Cover the jar, and let sit for 10-40 days in a cool dark place. The longer it rests, the better. There is no need to stir — all you have to do is wait. As the limoncello sits, the Everclear slowly takes on the flavor and rich yellow color of the lemon zest.

At this point, combine the sugar and water in a saucepan. Cook until thickened, about 5-7 minutes. Let the syrup cool. Then add it to the gallon jar. Add the 2nd bottle of Everclear. Allow this to rest for a second waiting period of another 10-40 days, also in a cool dark place.

During this time, collect and clean various liquor bottles and vinegar bottles (that you will eventually fill with limoncello). Also plan to make room in your freezer for the bottles.

After the 2nd resting period, strain the liquid with a very-fine sieve or a cheesecloth to remove the lemon zest. Discard the zest.

Use a funnel to fill various bottles. Store the bottles of limoncello in the freezer until ready to serve. Serve cold.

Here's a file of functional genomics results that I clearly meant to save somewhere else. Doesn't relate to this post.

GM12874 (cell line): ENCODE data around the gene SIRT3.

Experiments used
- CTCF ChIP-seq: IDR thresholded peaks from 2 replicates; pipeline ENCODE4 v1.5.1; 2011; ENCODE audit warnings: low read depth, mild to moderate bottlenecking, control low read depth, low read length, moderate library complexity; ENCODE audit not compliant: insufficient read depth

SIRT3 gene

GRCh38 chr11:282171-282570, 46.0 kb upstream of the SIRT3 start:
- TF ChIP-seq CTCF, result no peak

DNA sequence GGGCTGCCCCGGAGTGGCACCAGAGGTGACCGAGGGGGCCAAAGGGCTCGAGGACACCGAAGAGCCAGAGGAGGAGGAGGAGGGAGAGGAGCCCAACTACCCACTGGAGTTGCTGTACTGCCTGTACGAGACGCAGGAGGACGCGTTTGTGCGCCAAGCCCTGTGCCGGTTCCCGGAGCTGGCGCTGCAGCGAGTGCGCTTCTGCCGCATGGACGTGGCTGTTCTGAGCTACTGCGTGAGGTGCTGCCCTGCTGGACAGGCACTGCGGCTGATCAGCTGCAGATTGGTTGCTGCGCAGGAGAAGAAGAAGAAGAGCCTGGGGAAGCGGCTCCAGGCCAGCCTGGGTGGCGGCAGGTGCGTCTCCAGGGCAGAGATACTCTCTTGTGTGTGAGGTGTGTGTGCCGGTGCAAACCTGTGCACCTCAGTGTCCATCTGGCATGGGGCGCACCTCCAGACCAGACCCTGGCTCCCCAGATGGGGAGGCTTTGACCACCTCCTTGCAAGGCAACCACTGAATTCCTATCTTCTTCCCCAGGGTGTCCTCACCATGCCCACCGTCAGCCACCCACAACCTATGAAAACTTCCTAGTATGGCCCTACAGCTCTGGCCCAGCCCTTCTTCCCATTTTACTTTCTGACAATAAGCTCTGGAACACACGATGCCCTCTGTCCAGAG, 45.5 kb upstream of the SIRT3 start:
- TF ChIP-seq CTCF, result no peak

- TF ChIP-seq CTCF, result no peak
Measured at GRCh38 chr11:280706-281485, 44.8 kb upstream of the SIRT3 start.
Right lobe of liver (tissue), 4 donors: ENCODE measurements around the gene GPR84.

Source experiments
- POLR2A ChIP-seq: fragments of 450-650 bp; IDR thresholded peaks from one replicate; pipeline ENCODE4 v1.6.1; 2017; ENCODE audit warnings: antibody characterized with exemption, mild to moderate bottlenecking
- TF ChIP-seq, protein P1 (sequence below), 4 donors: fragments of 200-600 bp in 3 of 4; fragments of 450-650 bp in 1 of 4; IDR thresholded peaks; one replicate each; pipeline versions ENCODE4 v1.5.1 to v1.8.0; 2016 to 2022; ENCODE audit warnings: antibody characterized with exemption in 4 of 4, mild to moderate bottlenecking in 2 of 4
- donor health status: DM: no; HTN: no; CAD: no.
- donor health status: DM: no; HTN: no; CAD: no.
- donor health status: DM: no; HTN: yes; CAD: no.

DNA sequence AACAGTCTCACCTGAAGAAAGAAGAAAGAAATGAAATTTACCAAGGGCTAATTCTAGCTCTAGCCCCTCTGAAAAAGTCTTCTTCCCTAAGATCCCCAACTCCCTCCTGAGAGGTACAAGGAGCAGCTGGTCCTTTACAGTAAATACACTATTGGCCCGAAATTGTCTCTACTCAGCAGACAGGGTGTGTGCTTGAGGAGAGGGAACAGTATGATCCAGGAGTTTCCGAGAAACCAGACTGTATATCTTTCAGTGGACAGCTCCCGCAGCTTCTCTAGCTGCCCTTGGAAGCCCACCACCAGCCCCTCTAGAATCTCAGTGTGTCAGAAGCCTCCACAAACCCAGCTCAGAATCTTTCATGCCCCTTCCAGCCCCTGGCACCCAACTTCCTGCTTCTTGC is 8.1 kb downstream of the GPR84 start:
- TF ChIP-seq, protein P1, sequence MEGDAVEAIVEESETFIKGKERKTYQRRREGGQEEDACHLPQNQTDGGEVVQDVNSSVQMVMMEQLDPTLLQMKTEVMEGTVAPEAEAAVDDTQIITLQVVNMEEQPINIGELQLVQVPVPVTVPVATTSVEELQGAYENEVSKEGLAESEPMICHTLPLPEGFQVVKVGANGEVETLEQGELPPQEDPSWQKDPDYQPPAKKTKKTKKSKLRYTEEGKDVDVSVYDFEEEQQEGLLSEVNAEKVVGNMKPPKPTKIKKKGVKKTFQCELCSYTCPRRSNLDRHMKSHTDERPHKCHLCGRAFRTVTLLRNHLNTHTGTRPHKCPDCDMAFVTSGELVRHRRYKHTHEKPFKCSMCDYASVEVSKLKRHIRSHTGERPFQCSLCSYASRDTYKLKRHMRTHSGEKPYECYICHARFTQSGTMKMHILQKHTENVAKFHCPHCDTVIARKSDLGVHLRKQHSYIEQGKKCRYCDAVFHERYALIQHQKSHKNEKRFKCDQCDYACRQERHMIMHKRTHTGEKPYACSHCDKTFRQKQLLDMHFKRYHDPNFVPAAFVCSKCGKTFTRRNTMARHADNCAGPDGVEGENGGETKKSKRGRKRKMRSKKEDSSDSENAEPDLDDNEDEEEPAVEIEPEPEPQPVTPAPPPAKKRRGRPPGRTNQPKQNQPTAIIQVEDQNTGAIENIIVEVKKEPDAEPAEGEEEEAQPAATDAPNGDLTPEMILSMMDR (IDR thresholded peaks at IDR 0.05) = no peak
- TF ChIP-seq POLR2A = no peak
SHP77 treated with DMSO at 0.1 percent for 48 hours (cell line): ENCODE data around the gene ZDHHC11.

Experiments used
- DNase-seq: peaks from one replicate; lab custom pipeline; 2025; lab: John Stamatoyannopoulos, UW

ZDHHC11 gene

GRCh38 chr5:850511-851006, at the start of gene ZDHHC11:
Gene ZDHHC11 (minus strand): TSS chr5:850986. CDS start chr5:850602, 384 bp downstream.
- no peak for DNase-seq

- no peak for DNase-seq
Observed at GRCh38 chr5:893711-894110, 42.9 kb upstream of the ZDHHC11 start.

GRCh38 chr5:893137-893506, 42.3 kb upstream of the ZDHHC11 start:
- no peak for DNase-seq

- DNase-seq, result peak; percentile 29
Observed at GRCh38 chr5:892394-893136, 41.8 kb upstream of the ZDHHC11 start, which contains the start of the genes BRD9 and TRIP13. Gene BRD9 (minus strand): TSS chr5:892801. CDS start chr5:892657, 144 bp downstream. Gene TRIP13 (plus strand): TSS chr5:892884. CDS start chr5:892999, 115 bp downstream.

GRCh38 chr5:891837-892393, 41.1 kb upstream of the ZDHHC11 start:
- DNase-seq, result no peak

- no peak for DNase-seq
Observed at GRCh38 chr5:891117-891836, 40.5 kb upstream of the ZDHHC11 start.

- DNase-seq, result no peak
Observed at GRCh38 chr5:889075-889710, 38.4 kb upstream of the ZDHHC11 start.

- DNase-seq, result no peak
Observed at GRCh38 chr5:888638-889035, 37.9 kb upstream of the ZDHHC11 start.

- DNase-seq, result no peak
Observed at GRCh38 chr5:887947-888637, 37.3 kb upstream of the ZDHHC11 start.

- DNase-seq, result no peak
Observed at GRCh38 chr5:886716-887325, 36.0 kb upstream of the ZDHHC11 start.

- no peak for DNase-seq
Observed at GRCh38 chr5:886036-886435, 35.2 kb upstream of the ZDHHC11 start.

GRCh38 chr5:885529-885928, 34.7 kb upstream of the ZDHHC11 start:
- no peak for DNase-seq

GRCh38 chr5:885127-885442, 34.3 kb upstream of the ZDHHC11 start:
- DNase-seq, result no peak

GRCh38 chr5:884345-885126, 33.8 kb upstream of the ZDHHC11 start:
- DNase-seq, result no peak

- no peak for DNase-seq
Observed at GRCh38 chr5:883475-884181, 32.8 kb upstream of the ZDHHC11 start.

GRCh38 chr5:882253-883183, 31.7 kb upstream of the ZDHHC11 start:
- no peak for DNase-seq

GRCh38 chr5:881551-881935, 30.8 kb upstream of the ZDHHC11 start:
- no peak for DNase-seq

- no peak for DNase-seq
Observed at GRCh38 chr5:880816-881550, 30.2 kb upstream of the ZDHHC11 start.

recipe courtesy of Jim Mininger

Chilean Christmas Drink
December 23, 2009, 12:05 am
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Cola de Mono (Tail of the Monkey) is a Chilean Christmas drink made from milk, cinnamon, coffee, tequila, and vanilla. Cola de Mono has become a Christmas tradition in my family, lovely to have around when extended family is up late playing cards. I’ll warn you that it’s deceptively strong. There are 2 full cups of tequila in there, but all you’ll taste is the cinnamon. It makes sense to serve it in tiny glasses.

I have altered the Sundays at Moosewood recipe in replacing their instant coffee with strongly brewed real coffee. I think instant coffee “crystals” are bizarre, so I don’t keep them in the house.

6 Cups milk
1 Cup sugar
2 cinnamon sticks
1/4 Cup strong coffee
2 Cups tequila
1 teaspoon vanilla

Bring the milk, sugar, and cinnamon to a boil in a saucepan. In the meantime, brew the strong coffee. When the milk mixture has come to a boil, remove it from the heat and stir in the coffee. Cool to room temperature, then chill it even further in the refrigerator. When well chilled, add the tequila and vanilla. Pour it into capped bottles or carafes, and return to the refrigerator. Let the cinnamon sticks remain in the bottles to continue infusing the beverage.